• Spc. Terry Gasser from the 529th Military Police Company, 95th MP Battalion, checks in at the halfway point of the 12-kilometer ruck march, an event of the German Armed Forces Efficiency Badge Nov. 24 in Mannheim, Germany.

    95th MP Soldiers compete for German efficiency badge

    Spc. Terry Gasser from the 529th Military Police Company, 95th MP Battalion, checks in at the halfway point of the 12-kilometer ruck march, an event of the German Armed Forces Efficiency Badge Nov. 24 in Mannheim, Germany.

  • Spc. Terry Gasser from the 529th Military Police Company, 95th MP Battalion, throws the 15-kilogram stone as far as he can while participating in the German Armed Forces Efficiency Badge event in Mannheim, Germany Nov. 24. With two throws, the stone must be thrown a total of eight meters to qualify.

    95th MP Soldiers compete for German efficiency badge

    Spc. Terry Gasser from the 529th Military Police Company, 95th MP Battalion, throws the 15-kilogram stone as far as he can while participating in the German Armed Forces Efficiency Badge event in Mannheim, Germany Nov. 24. With two throws, the stone...

  • Three Soldiers from the 95th Military Police Battalion, 18th MP Brigade, dive into their lanes at the beginning of their 200-meter swimming event at a Lampertheim swimming pool as part of the German Armed Forces Efficiency Badge event Nov. 24. The Soldiers had a time limit of six minutes to complete the 200 meter swim.

    95th MP Soldiers compete for German efficiency badge

    Three Soldiers from the 95th Military Police Battalion, 18th MP Brigade, dive into their lanes at the beginning of their 200-meter swimming event at a Lampertheim swimming pool as part of the German Armed Forces Efficiency Badge event Nov. 24. The...

MANNHEIM, Germany - Nineteen Soldiers from the 95th Military Police Battalion, 18th Military Police Brigade, participated in a German Armed Forces Efficiency Badge qualification event Nov. 24 here. The qualification event gave the American Soldiers the opportunity to earn the same GAFEB medal, or Deutsches Leistungsabzeichen as it is called in German. The badge is worn on the German military uniform.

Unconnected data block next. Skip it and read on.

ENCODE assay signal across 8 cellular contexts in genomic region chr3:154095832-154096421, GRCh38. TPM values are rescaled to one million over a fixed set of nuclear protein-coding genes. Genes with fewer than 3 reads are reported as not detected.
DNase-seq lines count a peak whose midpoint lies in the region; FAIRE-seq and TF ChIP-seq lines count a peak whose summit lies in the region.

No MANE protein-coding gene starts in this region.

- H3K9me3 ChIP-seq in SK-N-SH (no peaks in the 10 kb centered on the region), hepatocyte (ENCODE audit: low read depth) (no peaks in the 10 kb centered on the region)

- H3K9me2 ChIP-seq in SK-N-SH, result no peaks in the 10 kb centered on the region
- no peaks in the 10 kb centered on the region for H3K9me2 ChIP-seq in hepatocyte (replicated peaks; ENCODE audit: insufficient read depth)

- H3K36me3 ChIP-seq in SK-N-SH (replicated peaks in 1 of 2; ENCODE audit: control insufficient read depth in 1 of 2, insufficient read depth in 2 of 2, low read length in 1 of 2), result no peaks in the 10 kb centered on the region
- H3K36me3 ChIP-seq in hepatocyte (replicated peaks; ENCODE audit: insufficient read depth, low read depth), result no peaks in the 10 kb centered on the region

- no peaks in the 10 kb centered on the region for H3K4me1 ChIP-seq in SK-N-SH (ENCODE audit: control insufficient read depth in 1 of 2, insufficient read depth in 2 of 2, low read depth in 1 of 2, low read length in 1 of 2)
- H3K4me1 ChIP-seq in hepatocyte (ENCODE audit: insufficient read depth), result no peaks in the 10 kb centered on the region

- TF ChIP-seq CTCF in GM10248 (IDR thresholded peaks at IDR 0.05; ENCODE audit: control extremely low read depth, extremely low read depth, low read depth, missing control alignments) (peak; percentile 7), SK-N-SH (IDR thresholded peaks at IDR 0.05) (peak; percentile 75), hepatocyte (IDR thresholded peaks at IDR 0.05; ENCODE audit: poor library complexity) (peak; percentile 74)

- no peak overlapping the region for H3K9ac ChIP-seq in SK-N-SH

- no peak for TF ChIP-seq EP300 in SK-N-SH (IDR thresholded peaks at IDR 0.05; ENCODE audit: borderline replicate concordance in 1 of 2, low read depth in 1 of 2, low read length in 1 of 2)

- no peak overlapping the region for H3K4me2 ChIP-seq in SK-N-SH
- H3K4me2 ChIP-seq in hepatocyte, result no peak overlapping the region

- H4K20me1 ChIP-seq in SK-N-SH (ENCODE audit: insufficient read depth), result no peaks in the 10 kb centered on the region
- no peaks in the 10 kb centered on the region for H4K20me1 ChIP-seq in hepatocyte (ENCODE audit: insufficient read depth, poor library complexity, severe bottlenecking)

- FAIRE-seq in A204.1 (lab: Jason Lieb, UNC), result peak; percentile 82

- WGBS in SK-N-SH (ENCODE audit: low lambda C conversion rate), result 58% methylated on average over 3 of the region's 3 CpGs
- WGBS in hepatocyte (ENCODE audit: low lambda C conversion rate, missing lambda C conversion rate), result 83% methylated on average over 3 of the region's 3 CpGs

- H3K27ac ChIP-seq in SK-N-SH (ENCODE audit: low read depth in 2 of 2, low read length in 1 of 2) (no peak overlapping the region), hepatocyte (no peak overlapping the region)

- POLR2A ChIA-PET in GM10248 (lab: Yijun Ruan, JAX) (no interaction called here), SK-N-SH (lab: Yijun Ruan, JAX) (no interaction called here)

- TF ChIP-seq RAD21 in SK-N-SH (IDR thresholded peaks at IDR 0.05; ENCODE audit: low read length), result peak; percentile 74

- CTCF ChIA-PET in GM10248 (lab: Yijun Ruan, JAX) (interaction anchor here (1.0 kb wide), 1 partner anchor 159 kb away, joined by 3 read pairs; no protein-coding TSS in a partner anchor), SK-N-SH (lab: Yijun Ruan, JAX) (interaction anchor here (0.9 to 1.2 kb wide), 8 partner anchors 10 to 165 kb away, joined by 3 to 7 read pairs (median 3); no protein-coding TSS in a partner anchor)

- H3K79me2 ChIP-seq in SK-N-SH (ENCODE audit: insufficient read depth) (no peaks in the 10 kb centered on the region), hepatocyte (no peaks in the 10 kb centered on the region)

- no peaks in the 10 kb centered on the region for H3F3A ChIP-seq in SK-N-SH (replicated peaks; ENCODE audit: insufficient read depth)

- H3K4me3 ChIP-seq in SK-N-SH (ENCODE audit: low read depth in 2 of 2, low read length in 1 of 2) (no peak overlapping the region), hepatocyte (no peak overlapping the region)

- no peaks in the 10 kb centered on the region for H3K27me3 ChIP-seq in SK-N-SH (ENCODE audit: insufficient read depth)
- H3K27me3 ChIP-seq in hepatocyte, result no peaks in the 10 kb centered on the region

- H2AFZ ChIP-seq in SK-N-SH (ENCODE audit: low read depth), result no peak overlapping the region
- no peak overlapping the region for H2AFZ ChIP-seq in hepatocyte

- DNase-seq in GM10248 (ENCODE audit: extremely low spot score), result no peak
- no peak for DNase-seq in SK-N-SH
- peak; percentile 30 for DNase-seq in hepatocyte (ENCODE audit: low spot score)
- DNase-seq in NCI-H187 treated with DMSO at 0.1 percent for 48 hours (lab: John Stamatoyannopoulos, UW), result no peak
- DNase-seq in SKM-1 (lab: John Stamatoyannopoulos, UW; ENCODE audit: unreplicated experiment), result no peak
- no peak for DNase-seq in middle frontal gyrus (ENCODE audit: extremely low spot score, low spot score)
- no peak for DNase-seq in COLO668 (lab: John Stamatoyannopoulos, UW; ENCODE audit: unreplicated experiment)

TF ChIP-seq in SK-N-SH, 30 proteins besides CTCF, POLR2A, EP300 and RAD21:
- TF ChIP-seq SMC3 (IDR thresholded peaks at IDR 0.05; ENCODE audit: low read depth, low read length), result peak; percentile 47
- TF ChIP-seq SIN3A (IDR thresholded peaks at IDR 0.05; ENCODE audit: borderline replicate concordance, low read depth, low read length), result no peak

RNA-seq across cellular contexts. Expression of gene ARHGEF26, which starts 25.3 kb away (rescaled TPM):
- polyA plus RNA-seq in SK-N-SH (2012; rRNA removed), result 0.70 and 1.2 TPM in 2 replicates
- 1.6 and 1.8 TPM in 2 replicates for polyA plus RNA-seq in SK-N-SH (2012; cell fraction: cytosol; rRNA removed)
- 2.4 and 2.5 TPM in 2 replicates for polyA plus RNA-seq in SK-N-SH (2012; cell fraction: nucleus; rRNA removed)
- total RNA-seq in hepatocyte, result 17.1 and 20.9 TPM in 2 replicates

Even though the event was hosted by the 95th MP Bn., it required the supervision and expertise of a host nation soldier to ensure that all events were graded to the proper standard. German army Sgt. 1st Class Per Griebler from 3rd Company, 251st Feldjaegerbataillon, was there to make that happen.

This was not Griebler's first time assisting American Soldiers with earning their GAFEBs, and won't likely be his last.

"I really love to do these events, and I think since 2005, when we did the first event, I have helped about 350 to 400 American Soldiers earn their GAFEB or Schuetzenshnur," Griebler said. Many of those Soldiers he assisted have been from the 95th MP Bn.

The first portion of the day's events was at the high school track in Benjamin Franklin Village here. It was there that the Soldiers participated in the 100-meter sprint, the 3,000-meter run, the long jump and the stone throwing. Each event had a minimum standard, which had to be met or they would not earn a medal at the end of the day.

After the running and jumping events were completed, it was time to move on to the Lampertheim swimming pool. The requirement was to swim 200 meters in less than six minutes, which proved to be a difficult task for untrained swimmers, forcing some of the Soldiers out of the competition.